Museum leaders say they acted to sell the works after determining that the 39 South St. facility could close within eight years unless it manages to stabilize its books.
The museum, founded in 1903 by Dalton industrialist Zenas Crane, says it has been running a roughly million-dollar yearly deficit.
After working with a consultant, museum trustees decided to sell works from their collection and apply the proceeds to a capital project and to expand its endowment to roughly $40 million.
The trustees' decision to sell art "was not unreasonable for any reason raised by the Attorney General," the judge said, crediting the board with undertaking a careful review. "That was their duty. Though the Attorney General, and non-governmental plaintiffs, and perhaps many in the public might disagree with the resulting decision, the law does not hold the Trustees to a standard of popular or political approval."
The museum can now proceed with a series of sales at Sotheby's in New York City that start Monday and continue through next week. The museum plans to use up to $60 million in auction proceeds to expand its endowment and to shift its focus to science and nature programming.
The case has drawn national attention and is considered precedent-setting because it may be the largest such deaccession to date in the museum world in which proceeds would be applied in large part to operational expenses.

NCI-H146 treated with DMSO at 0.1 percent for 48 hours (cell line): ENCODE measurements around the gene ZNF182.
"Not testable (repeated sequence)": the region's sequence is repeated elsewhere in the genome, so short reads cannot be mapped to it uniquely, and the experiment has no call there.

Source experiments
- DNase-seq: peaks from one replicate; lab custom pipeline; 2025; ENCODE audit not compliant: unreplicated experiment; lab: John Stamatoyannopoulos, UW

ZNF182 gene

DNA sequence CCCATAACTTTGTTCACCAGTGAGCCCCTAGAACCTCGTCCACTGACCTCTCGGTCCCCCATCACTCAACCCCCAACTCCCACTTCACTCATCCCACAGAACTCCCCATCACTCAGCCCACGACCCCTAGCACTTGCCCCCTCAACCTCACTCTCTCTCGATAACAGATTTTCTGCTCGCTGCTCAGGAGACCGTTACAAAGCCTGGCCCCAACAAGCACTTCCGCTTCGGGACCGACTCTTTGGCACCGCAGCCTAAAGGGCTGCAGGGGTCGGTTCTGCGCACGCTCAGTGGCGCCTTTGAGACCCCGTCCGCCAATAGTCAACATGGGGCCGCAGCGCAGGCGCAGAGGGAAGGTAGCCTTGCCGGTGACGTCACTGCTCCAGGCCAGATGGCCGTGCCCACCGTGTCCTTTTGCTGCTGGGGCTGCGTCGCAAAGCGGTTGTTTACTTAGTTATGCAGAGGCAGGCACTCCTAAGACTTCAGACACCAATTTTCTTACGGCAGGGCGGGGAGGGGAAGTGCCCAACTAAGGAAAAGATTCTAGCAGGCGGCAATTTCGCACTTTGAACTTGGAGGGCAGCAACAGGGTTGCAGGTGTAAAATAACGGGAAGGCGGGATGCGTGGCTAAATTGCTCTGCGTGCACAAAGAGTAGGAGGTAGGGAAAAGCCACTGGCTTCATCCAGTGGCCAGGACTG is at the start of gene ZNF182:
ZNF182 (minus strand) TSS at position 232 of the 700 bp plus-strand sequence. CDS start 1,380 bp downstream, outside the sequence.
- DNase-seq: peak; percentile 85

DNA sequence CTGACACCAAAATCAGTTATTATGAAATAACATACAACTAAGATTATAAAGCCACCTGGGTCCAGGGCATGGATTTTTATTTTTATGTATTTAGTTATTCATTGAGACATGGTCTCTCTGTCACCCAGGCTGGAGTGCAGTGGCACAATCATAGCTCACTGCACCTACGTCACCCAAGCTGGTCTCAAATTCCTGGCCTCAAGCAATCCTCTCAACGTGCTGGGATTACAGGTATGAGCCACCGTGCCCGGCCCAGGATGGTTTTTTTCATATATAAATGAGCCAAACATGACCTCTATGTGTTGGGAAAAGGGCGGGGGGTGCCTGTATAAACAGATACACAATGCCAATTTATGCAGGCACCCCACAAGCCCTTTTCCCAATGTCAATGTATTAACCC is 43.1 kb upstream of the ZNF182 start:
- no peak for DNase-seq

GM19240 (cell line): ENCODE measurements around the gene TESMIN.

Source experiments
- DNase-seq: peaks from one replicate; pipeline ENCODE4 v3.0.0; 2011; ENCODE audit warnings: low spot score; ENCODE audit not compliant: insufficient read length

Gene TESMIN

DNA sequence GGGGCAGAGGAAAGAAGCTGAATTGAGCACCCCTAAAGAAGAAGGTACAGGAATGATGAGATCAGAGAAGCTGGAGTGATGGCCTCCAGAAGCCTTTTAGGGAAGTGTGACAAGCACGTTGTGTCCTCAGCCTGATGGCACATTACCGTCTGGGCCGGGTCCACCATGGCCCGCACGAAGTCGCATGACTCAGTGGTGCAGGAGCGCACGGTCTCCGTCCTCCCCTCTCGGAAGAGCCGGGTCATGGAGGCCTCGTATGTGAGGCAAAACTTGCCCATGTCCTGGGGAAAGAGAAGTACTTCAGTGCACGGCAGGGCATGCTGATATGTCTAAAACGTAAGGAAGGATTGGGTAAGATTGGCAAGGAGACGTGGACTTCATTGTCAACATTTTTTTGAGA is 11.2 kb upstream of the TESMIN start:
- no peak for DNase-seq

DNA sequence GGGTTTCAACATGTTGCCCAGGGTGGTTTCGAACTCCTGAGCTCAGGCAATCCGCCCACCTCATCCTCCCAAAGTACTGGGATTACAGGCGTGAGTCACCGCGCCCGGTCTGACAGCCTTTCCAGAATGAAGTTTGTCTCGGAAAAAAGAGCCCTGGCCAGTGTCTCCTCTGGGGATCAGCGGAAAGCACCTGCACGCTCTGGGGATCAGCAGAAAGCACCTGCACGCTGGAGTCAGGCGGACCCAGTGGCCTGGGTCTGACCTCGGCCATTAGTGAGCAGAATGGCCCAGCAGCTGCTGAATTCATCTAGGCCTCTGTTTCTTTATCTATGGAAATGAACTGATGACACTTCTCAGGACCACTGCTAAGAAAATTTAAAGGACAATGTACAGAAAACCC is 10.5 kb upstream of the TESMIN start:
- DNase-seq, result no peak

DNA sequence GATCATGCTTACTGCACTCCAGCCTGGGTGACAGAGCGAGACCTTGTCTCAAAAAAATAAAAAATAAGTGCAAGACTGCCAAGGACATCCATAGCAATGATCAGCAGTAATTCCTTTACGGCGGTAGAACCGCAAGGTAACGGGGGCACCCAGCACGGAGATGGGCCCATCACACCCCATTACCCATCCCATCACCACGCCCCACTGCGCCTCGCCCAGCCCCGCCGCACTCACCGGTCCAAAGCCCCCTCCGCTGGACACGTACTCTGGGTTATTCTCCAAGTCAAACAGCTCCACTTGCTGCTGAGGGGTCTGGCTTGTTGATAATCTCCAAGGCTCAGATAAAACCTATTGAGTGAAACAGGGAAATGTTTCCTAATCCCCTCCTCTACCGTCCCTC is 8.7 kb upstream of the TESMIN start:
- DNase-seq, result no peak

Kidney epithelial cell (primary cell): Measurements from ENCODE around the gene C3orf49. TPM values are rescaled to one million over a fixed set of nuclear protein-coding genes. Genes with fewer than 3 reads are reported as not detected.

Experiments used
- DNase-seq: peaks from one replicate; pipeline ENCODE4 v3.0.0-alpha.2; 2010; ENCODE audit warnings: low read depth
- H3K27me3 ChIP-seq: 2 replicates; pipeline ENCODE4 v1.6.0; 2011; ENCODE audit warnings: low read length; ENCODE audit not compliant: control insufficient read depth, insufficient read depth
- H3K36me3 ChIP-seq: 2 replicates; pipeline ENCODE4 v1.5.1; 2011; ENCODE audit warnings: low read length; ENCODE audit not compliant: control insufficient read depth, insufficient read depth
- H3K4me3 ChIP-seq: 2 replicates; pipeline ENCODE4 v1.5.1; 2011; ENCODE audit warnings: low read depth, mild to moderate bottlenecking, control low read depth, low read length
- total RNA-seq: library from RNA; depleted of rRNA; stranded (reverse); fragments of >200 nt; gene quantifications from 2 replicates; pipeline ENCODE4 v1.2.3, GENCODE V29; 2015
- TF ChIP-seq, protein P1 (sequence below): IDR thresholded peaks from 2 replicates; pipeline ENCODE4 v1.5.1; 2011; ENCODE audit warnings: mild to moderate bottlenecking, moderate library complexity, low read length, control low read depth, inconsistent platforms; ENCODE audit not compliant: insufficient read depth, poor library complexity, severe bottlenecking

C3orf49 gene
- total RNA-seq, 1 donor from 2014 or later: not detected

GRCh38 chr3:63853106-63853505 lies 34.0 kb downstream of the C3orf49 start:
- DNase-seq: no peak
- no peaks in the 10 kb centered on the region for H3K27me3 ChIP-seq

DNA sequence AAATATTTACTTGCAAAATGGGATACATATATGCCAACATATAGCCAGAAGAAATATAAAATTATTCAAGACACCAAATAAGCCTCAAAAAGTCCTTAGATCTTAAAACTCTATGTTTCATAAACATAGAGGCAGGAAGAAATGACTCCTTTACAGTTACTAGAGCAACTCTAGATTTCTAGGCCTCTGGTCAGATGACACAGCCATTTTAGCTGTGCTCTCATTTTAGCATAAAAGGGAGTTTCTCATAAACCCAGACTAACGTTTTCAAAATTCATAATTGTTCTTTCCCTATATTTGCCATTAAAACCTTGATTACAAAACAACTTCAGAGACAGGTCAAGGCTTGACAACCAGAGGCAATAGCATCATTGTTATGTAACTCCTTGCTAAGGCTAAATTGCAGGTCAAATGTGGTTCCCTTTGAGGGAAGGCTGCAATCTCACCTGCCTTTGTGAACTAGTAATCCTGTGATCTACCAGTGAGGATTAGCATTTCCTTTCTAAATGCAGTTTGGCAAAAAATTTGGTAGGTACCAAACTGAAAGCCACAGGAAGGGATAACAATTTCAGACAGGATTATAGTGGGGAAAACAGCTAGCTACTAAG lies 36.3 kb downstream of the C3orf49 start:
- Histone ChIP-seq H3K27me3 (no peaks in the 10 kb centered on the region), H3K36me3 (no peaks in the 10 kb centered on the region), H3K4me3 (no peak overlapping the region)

In statements released minutes after the judge's decision was made public, the museum and Sotheby's both noted that the finding supports the steps taken by the museum's trustees to confront long-standing financial problems.
Elizabeth McGraw, the trustees president, summoned the name and legacy of the museum's founder.
"We are grateful the judge recognized the care and diligence the board exercised in arriving at this decision, and that today's decision will ensure we can move forward," McGraw said in the statement. "Zenas Crane created this museum to provide his less well-traveled neighbors with what he termed `a window on the world.' We're working to keep that window open."
Briefs filed by the Attorney General's Office within the last week criticized trustees for not honoring their "duty of care" for the museum. Agostini did not find that persuasive.
McGraw said Tuesday her board performed its duty.
"We believe we acted consistent with our responsibility to this community and our collections, to keep this museum open now and strengthen it for generations to come," she said.
Sotheby's said it was pleased to have the court affirm that trustees acted in good faith.